Mauer only wrapped’em up, perhaps our first No. 1 opportunity to do this following having a long and powerful major league career, which explains the reason we offer him the nod over two time No. 1 prospect Byron Buxton. No, Mauer failed to produce in recent years such as he did at the outset, once he looked as a sure fire Hall of Famer, but he still retired with a livelihood .306 average and significantly more than 2,100 hits, adding up to and including robust 55.1 WAR.
Astros: Carlos Correa, SS (No. 3 in 2015)
Though he missed the next 1 / 2 the 2014 season with a broken right fibula, Correa already was surpassing expectations — a rare feat for a No. 1 overall selection. He had been a superior pure hitter and much better shield in short stop than initially proposed, which helped him to jump out of high Class A in 2014 to the American League Rookie of the Year Award from 2015.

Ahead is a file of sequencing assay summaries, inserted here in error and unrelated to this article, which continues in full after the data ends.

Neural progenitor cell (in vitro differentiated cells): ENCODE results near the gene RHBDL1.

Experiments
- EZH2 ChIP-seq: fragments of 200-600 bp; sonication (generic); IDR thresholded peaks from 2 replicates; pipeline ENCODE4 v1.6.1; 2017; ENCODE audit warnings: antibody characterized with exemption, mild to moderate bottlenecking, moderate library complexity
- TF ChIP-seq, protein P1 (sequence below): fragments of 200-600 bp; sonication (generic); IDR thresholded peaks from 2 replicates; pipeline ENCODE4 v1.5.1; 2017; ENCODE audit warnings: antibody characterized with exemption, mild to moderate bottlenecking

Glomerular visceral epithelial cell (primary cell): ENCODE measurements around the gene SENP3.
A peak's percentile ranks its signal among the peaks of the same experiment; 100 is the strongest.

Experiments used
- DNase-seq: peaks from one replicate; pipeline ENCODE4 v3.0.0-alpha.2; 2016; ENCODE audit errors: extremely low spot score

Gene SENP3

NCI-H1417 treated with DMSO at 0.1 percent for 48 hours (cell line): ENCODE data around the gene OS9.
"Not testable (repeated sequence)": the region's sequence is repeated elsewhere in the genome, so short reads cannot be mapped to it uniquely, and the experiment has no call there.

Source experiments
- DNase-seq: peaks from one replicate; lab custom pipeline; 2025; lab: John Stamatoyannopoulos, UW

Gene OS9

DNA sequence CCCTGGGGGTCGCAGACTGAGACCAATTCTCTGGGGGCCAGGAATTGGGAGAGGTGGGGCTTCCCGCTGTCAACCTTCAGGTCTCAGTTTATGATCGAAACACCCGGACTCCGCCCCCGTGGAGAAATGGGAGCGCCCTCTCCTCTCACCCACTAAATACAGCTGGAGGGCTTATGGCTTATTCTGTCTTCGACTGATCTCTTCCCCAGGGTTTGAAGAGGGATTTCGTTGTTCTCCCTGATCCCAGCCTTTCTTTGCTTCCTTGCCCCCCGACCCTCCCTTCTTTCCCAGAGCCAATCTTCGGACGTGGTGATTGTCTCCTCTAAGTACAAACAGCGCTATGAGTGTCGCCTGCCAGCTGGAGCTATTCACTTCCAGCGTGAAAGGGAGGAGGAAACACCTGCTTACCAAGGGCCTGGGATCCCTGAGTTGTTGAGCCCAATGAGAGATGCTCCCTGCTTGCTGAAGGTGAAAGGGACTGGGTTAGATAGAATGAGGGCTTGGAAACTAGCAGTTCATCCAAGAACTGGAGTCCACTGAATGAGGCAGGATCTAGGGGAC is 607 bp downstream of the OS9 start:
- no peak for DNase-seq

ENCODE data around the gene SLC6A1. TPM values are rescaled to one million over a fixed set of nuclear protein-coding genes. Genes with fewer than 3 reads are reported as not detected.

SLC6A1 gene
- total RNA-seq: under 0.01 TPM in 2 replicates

Angels: Mike Trout, OF (No. 1 in 2011)
The Angels also had a No. 1 opportunity in Shohei Ohtani one year ago, but this is close to a nobrainer as there clearly was. Trout, obviously, was that the Angels’ first-round choice in 2009, near the ending of the opening round. He has as made every team that did not accept him regret that choice. He now is on the livelihood busy WAR list (64.3) and may be the only 1 in the top 24 with under ten decades of major league period. He has made seven all star appearances, won six Sluggers, two MVPs and a Rookie of the Year, and he’s still just 27.
Athletics: Addison Russell (No. 1-2 in 2014)
The A’s are the only organization that has never had a top 10 prospect, though Russell came in at No. 5 a year after, after he had been traded to the Cubs. He had opted to the Futures Game in 2013 and looked like he would combine Correa and Corey Seager as high school shortstops from the 2012 Draft to eventually become celebrities. He’d help the Cubs win a World Series in 2016, however, has never reached elite status.